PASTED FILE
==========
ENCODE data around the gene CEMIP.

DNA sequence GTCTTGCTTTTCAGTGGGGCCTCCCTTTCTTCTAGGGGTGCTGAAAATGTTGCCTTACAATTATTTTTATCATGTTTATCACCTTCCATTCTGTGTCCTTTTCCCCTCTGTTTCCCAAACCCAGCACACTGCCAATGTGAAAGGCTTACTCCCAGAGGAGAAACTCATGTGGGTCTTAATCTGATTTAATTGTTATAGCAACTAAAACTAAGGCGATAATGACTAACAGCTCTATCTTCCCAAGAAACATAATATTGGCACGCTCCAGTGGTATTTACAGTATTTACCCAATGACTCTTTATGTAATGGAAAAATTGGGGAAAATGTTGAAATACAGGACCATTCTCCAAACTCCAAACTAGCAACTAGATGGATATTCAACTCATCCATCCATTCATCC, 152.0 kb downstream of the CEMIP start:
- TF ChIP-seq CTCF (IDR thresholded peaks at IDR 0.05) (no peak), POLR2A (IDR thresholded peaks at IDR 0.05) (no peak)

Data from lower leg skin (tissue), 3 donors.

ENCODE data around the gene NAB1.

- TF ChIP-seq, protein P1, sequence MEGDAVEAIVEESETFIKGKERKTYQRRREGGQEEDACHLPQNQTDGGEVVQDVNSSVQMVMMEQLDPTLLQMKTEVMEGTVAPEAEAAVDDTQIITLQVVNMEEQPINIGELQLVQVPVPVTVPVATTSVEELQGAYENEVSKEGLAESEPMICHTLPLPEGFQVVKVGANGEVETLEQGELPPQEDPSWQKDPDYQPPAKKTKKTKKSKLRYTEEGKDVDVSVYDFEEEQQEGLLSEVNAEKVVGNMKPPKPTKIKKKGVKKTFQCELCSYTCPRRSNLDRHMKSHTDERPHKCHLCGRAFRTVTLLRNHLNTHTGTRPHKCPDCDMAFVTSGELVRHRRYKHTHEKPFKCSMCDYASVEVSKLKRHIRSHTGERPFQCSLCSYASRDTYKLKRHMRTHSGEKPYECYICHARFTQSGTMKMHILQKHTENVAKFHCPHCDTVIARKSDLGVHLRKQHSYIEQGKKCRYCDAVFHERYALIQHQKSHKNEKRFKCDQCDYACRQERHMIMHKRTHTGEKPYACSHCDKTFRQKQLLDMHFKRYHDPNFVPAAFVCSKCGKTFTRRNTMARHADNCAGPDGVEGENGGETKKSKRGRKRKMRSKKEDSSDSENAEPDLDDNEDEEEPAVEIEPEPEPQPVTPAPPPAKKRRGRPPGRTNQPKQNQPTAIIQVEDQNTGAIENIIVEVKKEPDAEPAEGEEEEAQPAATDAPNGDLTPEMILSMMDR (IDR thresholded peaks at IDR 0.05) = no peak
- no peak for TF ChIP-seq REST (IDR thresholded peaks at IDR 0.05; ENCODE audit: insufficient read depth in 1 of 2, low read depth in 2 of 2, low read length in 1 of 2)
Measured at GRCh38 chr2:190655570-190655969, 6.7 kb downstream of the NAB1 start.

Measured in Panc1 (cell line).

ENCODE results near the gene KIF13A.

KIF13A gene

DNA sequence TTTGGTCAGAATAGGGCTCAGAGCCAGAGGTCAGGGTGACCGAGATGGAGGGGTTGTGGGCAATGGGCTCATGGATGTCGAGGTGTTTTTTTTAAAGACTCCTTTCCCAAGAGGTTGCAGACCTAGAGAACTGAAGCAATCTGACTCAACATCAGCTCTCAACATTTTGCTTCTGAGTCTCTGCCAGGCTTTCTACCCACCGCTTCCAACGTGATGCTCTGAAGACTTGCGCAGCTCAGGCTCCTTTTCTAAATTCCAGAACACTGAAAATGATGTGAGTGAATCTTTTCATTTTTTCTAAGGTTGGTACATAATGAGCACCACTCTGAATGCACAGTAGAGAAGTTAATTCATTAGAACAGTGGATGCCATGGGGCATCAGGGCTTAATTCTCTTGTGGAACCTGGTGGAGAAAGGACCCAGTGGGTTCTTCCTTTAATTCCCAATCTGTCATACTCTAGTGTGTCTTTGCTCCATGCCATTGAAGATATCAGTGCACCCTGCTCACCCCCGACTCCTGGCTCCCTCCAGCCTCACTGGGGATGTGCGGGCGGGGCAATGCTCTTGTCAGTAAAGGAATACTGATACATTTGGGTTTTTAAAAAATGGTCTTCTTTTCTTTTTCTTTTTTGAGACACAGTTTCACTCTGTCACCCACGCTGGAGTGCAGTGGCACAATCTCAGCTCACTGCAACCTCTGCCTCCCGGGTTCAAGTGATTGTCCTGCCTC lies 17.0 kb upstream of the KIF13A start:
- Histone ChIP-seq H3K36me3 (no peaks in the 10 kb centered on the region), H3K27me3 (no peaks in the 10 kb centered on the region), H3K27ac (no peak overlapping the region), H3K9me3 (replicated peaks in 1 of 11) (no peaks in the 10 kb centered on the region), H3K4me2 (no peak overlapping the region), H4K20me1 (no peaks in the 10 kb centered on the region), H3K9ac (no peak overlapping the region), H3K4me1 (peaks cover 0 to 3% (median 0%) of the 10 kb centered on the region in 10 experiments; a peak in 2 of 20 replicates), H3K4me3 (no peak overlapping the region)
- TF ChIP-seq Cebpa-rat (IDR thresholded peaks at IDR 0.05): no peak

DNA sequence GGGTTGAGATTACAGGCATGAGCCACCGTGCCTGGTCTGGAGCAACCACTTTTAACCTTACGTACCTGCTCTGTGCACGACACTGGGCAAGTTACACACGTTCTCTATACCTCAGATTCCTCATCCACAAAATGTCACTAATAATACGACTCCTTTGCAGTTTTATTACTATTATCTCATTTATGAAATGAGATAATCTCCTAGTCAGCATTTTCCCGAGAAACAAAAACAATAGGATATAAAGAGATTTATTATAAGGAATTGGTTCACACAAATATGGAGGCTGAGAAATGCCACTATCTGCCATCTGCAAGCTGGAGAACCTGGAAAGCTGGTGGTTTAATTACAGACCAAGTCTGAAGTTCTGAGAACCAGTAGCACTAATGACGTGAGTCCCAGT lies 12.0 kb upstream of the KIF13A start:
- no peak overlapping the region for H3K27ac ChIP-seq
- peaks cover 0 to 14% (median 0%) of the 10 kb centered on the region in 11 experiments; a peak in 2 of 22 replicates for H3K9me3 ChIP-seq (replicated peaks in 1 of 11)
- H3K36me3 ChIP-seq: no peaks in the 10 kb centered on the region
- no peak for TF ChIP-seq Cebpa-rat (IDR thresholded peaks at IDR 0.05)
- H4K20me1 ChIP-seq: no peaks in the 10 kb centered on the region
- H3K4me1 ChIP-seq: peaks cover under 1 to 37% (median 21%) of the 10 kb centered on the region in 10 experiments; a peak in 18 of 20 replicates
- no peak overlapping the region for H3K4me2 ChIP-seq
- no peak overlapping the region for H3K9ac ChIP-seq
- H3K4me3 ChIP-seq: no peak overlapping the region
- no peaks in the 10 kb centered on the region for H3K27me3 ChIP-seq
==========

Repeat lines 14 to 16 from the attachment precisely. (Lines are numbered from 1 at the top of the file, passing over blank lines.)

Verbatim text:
- TF ChIP-seq Cebpa-rat (IDR thresholded peaks at IDR 0.05): no peak

DNA sequence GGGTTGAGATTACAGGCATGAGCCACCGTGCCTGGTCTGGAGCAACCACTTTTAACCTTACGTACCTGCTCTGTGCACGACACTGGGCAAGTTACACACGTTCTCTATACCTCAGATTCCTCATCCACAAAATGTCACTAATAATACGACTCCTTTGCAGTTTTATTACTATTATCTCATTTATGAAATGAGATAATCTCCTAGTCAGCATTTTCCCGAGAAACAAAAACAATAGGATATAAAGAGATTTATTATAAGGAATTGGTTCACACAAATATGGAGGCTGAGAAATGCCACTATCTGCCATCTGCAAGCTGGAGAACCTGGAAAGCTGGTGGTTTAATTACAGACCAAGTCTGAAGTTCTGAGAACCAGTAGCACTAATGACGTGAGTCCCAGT lies 12.0 kb upstream of the KIF13A start:
- no peak overlapping the region for H3K27ac ChIP-seq